Microsoft Docs has several articles detailing each SQL Server version’s compute capacity and scale limits. But unfortunately, there’s no single page that has these details centralized for all SQL Server versions and editions.
On several occasions, I have found myself in need of such “centralized” details when needing to remind myself at a glance of the differences between the Standard Edition of different SQL Server versions.
My current solution for this was opening one of my slides in the webinar How to Save Money on Your SQL Server Hardware, and reviewing the table with the limitations comparing each SQL Server version and edition over the years.
But this takes too much effort and is very inconvenient. So, I figured that I should create such a centralized page myself that would be easier and faster to find, and perhaps help more people that need something like this.
So, let’s start with the essentials. Here is a table detailing the differences in scaling limits of all SQL Server versions and editions. These limits changed over the years, and these changes are visible here.
|SQL Versions||CPU Cores||Max Memory||Max Memory||CPU Cores||Max Memory|
|2008 and older||4 sockets||OS Max||OS Max||1 physical core||1 GB|
|2008 R2||4 sockets||64 GB||64 GB||1 physical core||1 GB|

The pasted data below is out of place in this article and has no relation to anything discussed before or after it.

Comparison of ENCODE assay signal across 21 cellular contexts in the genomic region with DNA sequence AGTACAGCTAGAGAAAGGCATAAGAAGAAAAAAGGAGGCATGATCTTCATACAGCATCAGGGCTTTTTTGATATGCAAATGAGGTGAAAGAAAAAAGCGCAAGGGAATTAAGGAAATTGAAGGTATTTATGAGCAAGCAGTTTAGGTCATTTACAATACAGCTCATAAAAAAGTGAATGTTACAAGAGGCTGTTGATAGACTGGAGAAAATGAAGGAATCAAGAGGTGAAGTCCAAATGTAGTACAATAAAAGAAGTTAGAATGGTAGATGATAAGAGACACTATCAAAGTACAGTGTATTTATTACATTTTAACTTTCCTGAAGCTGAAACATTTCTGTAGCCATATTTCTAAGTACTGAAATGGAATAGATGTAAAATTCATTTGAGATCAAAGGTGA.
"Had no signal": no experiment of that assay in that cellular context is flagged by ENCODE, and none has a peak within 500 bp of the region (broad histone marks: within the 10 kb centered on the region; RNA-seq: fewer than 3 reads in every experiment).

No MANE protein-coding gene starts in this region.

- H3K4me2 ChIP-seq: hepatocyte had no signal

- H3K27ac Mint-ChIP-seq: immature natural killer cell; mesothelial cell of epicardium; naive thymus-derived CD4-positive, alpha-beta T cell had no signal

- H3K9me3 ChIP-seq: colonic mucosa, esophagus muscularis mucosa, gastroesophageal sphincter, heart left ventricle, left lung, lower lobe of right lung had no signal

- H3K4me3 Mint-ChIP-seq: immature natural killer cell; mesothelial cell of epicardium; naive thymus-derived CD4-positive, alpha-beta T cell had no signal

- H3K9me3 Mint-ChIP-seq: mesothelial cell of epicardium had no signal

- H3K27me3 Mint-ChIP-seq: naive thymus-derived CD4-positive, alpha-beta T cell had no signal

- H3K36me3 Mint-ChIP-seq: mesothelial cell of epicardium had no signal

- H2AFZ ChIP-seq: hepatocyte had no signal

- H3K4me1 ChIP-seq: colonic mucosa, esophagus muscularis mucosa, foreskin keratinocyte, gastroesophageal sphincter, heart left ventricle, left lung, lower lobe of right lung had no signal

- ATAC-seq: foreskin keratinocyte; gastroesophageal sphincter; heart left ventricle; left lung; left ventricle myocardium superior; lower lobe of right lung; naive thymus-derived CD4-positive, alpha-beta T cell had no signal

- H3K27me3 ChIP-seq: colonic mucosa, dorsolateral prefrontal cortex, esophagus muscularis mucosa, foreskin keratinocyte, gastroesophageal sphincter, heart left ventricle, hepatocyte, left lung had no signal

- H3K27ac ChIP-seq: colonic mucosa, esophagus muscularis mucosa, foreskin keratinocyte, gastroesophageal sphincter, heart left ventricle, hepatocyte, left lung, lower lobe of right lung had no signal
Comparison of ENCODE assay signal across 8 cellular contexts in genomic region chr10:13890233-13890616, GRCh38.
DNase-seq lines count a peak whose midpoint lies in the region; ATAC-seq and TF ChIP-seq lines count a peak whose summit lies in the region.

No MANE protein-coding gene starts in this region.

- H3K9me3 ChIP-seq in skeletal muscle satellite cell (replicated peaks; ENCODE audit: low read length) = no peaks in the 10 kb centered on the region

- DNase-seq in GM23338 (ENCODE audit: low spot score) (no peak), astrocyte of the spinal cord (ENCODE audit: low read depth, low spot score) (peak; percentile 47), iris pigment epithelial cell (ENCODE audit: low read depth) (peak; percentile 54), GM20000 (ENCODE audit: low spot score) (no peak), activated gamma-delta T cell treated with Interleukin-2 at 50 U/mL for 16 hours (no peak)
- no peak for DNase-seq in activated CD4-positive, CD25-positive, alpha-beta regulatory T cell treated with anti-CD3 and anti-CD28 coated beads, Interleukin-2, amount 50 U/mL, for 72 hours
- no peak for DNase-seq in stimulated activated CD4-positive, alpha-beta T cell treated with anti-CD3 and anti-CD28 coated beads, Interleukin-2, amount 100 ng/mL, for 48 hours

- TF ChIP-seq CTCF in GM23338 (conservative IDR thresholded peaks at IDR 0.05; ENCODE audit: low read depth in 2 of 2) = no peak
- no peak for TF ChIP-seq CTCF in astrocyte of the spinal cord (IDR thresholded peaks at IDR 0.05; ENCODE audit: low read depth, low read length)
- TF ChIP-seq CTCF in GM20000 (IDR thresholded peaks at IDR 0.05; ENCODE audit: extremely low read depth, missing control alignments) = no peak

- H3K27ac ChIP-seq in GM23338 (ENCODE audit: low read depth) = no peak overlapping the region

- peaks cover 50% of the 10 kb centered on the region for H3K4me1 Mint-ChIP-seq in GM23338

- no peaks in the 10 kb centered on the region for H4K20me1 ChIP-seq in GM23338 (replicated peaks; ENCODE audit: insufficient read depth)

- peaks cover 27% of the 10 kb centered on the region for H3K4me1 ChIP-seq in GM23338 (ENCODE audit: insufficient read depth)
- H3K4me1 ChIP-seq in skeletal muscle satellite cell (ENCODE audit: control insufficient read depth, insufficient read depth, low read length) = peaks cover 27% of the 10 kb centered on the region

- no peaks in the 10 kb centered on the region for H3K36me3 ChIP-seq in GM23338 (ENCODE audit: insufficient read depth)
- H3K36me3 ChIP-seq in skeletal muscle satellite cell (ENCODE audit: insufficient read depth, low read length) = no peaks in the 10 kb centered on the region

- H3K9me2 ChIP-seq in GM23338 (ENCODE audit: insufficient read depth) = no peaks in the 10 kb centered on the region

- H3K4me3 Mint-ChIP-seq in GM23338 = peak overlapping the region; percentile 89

|2012||lesser of 4 sockets or 16 physical cores||64 GB||64 GB||lesser of 1 socket or 4 physical cores||1 GB|
|2014||lesser of 4 sockets or 16 physical cores||128 GB||64 GB||lesser of 1 socket or 4 physical cores||1 GB|
|2016 and newer||lesser of 4 sockets or 24 physical cores||128 GB||64 GB||lesser of 1 socket or 4 physical cores||1.4 GB|
- These limits apply to a single instance of SQL Server. They represent the maximum compute capacity that a single instance will use. They do not constrain the server where the instance may be deployed. In fact, deploying multiple instances of SQL Server on the same physical server is an efficient way to use the compute capacity of a physical server with more sockets and/or cores than the capacity limits allow.
- The Web Edition has the same CPU limits as the Standard Edition, but its memory limits are different.
- Scale limits for Enterprise edition are not listed since they’re all unlimited across all versions (except for limits by core-based licensing and OS limits).
- Scale limits for SQL Server versions 2017, 2019, and 2022 have all remained unchanged since SQL Server version 2016.
- Click on each SQL Server version name to open its source page.
Virtualized vs Physical
In a virtualized environment, the compute capacity limit is based on the number of logical processors, not [physical] cores. The reason is that the processor architecture is not visible to the guest applications.
For more details, check out my webinar on How to Save Money on Your SQL Server Hardware.